On a bright but chilly morning 25 questing souls gathered in Wartook to look at wildflowers. We were joined by several first time attendees who saw facebook and website promotion, or heard the radio add. (They enjoyed themselves so much I ran out of membership forms!). After last season’s dry September we were worried about finding much to look at but nature was very obliging this year. I guess a wetter season is a big help to the plant life. Our biggest concern leading up to the day was the grazing macropods that see flowers as candy. But they left us some to admire. Those who attended had a great time, and saw some great flowers. With many eyes many things can be spotted and people danced from one treasure to another with great delight.
I was very pleased to convince Dave and Lyn Munro to come along for this activity. They have great passion for orchids and fungi, along with many other plants too. Having the knowledge to match that enthusiasm is very helpful in a large group. Lots of calls of “Dave can you help us with this one?” were heard echoing through the trees. And I know they enjoyed their time in the bush with other likeminded people as much as we enjoyed having them.
Dave was also to be interviewed for the Stawell Field Nats documentary project, so we had a small film crew following us everywhere. Dave commented that he didnt think he had much to share with the camera, but the minute it was rolling Dave’s educator mode kicked in. Scientific name, common name, background or definition to the nomenclature, and then a bit of general knowledge on the use of a plant, or a little anecdote about when someone first saw it. The girls were delighted with this. We figured that as they were running around with a notepad we would dob them in to keep a plantlist too. That opened their eyes. They were even delighted to film a group with their heads together and books open haggling over an identification. It showed just how much time and research goes into accruing the knowledge some of or members share. That is important to document too. Knowledge is hard won.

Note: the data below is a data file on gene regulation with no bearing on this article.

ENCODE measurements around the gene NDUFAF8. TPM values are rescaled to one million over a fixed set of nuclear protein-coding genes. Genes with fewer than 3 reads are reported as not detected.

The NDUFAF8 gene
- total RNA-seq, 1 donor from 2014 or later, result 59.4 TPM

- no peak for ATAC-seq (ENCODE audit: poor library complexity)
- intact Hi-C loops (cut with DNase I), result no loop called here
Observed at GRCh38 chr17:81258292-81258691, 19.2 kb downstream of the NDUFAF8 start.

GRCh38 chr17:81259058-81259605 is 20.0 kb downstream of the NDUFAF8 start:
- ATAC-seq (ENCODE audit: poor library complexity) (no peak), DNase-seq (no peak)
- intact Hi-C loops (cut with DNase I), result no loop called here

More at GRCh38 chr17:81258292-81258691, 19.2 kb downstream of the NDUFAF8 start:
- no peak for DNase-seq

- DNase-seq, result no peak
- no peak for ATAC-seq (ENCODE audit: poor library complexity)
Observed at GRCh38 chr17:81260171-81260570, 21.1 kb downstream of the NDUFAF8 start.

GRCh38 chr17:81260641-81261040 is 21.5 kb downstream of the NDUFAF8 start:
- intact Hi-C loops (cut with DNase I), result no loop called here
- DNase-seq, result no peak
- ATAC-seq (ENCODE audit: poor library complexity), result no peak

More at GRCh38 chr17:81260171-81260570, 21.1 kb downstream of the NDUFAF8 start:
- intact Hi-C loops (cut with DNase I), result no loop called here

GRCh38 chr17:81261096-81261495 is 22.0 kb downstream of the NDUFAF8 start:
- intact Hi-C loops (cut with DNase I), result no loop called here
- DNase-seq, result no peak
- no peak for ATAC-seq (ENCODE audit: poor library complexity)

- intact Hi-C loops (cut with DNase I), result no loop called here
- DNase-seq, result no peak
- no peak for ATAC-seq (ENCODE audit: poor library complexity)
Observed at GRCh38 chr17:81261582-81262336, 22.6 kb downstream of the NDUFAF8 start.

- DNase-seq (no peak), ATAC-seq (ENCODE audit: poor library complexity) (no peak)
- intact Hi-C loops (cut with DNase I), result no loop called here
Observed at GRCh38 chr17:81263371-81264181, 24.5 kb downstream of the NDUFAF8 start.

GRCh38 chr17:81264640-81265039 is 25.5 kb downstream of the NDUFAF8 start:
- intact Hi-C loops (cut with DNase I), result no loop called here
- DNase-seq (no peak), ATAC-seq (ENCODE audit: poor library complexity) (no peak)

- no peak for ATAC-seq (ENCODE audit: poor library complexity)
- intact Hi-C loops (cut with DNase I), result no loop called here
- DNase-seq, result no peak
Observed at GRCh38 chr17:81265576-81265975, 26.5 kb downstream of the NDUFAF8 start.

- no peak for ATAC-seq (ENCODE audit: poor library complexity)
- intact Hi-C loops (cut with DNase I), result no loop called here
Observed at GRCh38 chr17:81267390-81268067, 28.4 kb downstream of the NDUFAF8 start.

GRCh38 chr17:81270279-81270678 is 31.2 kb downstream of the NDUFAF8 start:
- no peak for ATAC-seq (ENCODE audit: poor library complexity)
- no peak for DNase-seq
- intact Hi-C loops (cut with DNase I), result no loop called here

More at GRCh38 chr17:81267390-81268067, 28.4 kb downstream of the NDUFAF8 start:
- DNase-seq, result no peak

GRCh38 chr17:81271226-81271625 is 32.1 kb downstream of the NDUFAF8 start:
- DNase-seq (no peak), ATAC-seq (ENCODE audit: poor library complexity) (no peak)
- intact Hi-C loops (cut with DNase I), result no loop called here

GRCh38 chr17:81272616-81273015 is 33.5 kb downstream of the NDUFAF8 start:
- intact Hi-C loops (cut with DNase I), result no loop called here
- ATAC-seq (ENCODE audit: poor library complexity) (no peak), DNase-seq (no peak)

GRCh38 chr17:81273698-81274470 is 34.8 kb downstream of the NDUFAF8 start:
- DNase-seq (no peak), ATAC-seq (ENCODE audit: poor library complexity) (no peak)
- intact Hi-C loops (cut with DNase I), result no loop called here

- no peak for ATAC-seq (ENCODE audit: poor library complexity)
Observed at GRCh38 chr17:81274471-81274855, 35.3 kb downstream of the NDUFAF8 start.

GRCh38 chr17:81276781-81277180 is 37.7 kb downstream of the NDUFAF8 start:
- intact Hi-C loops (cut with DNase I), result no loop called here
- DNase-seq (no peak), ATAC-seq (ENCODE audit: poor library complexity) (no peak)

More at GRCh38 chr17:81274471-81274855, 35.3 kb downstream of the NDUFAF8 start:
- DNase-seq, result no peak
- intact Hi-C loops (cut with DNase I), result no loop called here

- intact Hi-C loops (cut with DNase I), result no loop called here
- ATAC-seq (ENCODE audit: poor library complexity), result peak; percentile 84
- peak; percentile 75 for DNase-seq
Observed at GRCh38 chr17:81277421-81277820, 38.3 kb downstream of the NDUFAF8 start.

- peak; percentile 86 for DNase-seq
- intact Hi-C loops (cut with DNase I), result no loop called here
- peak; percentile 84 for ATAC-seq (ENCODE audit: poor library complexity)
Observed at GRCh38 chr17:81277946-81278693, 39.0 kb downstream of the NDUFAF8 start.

We identified more than 30 different species, five of them orchids. (There were three different varieties of Greenhood orchids). Some specimens were very impressive. We also found at least 5 different fungi too.
The Spiral Sun Orchids (Thelymitra matthewsii) didn’t grace us with an open bloom but that’s the nature of viewing a plant whose flower may only open for an hour or two. But Kaye’s eagle eyes did spot something special nearby. A Kennedia prostrata, or running postman in a white form. It is probably a mutation rather than a new species, but it was something no one had seen before. We christened it Running Milkman!
After a convivial lunch together some headed for home and a smaller group wandered along another stretch of road to see what else we could find. The Grampians Trigger Plants were located but none were in flower this early in the season and we were all a bit overawed so the day ended there.
I include a plant list that only covers those in flower or fruit (fungi).
Running Postman & running Milman Kennedia prostrata,Common beard-heath Leucopogon virgatus, Erect Guinea-flower/Bundled Guinea-flower/Silky Guinea-flower Hibbertia riparia/prostrata/sericea, Pink bells Tetratheca ciliata, Leafless Bitter-pea Daviesia brevifolia, Bent Goodenia Goodenia geniculata, Horny Cone-bush Isopogon ceratophyllus, Cat’s Claws Grevillea alpina, Purple Coral-pea Hardenbergia violacea, Golden Wattle Acacia pycnantha, Myrtle Wattle Acacia myrtifolia, Sallow Wattle Acacia longafolia, Thyme Spurge Phyllanthus hirtellus, Yellow Star Hyooxis vaginata, Early Nancy Wurmbea dioica, Blue Stars Chamaescilla corymbosa, Round-leafed Mint-bush Prostanthera rotundifolia.
Orchids Spiral Sun Orchids Thelymitra matthewsii, Plain-lipped Spider-orchid Caladenia clavigera, Waxlips Glossodia major, Trim/Nodding/Emerald lipped Greenhoods Pterostylis concinna/nutans/smaragdyna
Fungi. Yellow Belly Buttons Omphalina chromacea, Horse dung Fungus Pisolithus tinctorius, Splitgill Schizophyllum commune, Stereum sp., Laccaria sp.